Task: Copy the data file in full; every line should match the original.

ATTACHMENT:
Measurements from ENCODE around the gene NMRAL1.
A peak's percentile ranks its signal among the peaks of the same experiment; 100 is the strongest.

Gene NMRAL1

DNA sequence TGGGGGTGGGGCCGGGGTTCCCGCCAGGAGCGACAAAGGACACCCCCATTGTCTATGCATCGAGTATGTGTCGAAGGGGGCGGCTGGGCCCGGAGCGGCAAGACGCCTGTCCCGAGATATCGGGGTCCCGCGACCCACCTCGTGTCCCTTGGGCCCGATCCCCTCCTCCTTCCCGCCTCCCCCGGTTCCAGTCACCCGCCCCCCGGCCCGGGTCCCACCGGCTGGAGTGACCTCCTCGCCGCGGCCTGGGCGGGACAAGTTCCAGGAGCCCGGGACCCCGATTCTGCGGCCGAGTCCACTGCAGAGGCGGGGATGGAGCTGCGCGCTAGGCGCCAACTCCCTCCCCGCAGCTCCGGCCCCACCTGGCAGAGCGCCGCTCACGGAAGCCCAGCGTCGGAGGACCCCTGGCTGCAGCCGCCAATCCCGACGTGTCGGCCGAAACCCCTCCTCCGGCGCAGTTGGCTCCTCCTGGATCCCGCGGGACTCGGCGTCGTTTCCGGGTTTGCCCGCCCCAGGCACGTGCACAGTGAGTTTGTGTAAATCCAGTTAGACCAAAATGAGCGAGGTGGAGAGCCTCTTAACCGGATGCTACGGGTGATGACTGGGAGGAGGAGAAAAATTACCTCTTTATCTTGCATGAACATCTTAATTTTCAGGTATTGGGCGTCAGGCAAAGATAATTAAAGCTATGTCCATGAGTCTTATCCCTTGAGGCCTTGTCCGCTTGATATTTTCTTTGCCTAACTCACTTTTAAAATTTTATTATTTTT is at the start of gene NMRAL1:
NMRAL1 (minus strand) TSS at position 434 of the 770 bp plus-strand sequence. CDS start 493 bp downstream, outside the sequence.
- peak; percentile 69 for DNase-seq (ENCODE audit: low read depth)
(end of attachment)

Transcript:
Measurements from ENCODE around the gene NMRAL1.
A peak's percentile ranks its signal among the peaks of the same experiment; 100 is the strongest.

Gene NMRAL1

DNA sequence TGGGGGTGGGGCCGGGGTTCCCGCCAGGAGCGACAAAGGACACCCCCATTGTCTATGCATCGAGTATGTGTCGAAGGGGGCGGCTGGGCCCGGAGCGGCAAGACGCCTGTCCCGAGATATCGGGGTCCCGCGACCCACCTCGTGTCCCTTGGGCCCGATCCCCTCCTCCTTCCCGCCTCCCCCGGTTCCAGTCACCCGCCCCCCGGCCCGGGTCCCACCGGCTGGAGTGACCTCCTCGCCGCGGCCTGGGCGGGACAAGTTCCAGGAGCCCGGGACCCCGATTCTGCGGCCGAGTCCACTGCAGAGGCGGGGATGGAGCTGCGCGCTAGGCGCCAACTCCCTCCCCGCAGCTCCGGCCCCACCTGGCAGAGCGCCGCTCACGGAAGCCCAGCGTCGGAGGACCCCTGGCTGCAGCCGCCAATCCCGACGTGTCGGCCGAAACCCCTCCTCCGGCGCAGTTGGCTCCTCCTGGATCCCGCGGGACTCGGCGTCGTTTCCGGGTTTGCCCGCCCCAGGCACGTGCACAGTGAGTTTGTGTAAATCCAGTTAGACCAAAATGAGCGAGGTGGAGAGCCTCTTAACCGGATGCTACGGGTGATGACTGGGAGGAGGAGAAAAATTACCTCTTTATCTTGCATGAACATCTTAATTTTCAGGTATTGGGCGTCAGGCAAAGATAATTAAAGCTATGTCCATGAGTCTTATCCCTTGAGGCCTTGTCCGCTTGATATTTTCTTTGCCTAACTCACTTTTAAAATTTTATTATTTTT is at the start of gene NMRAL1:
NMRAL1 (minus strand) TSS at position 434 of the 770 bp plus-strand sequence. CDS start 493 bp downstream, outside the sequence.
- peak; percentile 69 for DNase-seq (ENCODE audit: low read depth)